@kragen You'd likely have to undermine their business model.
On the positive side, this is a dynamic which can be used to play megacorps (and possibly other interests) off one another.
That notion goes back to IBM's Earthquake Memo, ~1998.
I'm not sure if you were at the LinuxWorld Expo where copies of that were being shown around, probably 1999, NYC.
Tim O'Reilly wrote on that in Open Sources.
@dredmorbius @zardoz @kick @enkiv2 @freakazoid I think it goes back longer than that; IIRC Gumby commented on the fsb list in the mid-1990s that he wasn't worried about other companies contributing code to GCC and GDB because Cygnus could then turn around and sell the improved versions to Cygnus's customers. Of course those customers could get the software without paying, but they found Cygnus's offering valuable enough to pay for, and competitors' contributions just increased that value.
@dredmorbius @zardoz @kick @enkiv2 @freakazoid the big insight Tim had, which took the rest of us a while to appreciate, was how this gave new market power to companies that own piles of data, like Google or the ACM or Knight Capital. And now we have AWS and Azure and Samsung capturing a big part of the value from free software instead.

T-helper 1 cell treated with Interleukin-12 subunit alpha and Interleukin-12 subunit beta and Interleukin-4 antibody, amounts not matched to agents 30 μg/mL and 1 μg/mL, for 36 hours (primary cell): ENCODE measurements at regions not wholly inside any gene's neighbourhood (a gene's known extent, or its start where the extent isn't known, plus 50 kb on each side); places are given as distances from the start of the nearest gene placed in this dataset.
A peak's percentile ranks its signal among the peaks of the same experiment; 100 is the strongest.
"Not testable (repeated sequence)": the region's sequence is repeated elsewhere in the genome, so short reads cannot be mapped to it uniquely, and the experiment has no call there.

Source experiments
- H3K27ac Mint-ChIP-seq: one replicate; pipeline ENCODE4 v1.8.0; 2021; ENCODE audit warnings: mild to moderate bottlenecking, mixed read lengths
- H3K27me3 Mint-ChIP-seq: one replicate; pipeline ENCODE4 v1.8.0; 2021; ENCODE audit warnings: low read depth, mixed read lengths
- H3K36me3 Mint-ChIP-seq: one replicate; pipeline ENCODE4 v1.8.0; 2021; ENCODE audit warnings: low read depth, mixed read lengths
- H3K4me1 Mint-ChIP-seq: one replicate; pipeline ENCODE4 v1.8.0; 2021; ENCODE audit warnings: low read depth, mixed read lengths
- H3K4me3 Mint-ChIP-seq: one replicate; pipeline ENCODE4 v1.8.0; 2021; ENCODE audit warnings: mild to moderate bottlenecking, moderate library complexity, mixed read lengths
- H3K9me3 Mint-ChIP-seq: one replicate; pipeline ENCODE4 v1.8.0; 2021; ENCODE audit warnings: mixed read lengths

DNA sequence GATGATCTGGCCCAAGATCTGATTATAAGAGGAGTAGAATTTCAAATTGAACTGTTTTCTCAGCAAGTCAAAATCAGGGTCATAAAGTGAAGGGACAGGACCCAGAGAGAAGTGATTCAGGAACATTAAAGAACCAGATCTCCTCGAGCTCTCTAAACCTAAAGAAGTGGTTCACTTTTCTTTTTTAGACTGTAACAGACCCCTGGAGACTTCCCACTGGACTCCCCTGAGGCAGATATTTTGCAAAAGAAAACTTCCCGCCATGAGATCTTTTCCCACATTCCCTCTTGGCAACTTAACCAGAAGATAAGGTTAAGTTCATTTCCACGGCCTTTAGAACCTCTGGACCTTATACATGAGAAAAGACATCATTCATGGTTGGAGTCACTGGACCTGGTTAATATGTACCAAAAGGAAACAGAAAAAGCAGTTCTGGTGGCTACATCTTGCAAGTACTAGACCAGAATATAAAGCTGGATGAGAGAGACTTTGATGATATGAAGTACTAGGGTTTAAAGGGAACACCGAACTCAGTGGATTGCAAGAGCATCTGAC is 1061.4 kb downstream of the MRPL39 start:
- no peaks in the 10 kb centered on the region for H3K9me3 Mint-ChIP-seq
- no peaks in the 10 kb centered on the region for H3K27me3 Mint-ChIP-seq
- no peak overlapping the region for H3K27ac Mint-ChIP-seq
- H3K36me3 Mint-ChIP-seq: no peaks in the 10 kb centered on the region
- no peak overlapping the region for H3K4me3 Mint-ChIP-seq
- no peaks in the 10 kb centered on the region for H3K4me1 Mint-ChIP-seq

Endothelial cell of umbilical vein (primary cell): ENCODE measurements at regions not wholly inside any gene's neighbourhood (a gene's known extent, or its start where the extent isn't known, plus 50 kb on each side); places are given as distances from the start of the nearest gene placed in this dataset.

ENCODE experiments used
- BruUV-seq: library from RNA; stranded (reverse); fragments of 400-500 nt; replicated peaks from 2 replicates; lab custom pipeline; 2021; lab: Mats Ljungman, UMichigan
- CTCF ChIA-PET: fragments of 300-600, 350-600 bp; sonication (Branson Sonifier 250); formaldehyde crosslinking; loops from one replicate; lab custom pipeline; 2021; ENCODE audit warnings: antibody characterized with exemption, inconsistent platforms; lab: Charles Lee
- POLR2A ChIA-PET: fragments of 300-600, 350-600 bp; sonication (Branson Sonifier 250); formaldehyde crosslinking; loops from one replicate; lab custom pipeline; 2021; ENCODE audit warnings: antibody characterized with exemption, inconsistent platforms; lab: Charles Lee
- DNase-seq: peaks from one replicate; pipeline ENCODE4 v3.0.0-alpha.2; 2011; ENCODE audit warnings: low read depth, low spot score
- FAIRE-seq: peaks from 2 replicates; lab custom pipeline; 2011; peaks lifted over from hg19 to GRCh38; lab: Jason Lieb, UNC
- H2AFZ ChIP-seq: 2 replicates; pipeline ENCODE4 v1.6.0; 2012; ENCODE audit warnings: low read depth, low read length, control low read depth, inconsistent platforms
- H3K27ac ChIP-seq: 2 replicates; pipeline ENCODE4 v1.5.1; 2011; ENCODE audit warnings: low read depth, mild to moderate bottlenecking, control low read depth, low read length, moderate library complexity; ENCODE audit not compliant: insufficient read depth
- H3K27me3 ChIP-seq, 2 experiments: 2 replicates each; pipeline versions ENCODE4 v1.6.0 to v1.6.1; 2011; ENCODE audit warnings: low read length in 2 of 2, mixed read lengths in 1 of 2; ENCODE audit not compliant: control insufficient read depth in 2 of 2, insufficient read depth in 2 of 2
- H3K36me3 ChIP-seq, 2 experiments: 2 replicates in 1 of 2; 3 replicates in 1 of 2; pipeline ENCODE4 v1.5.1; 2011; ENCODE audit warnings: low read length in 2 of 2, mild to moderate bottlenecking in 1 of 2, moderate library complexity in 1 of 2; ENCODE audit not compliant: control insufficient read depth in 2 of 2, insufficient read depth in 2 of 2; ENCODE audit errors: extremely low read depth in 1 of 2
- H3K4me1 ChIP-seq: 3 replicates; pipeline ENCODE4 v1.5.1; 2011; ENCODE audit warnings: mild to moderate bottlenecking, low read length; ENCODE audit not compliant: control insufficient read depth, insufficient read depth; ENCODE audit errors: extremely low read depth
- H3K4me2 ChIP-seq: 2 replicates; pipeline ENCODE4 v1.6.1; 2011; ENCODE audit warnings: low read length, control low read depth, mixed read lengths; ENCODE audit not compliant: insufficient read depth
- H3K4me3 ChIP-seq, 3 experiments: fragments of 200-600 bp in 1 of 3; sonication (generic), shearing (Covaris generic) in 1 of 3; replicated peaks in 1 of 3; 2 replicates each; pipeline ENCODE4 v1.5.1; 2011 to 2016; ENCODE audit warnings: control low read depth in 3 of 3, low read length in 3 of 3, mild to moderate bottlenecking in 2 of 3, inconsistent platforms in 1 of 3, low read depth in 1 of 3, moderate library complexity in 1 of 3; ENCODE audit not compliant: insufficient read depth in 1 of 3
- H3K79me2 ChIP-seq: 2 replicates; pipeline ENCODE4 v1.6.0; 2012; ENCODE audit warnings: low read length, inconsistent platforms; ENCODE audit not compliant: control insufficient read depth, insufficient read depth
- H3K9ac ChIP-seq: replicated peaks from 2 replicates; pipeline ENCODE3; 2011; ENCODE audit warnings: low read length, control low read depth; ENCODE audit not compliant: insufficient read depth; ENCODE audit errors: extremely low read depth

@kragen Weinsteinomics 101: Monopoly is fundamentally a control dynamic, not a marketshare proposition
...Harvey Weinstein and the Economics of Consent by Brit Marling is one of the more significant economics articles of the past decade, though I'm not sure Ms. Marling recognises this. In it, she clearly articulates the dynamics of power, and re-establishes the element of control so critical to understanding monopoly...
@kick @zardoz @enkiv2 @dredmorbius @stman @freakazoid he's not a parody, I think, just young and struggling to figure out how to navigate a legitimately very complicated political landscape. I wish I could tell you how many of my friends have committed suicide, been interrogated by grand juries, been betrayed by those they trusted most, etc. It's a situation that's difficult for even the best grounded and most experienced.
longer between hardware (Integrated circuits architectures, motherboards or digital electronic system architectures), software (Including kernel, OS, applications), protocols (Either for networks or embedded motherboard protocols like USB, PCIe), and networks (including motherboard PCB routing) physical topologies and architecture.
Blowing away the artificial borders or boundaries between all these currently separated scientific
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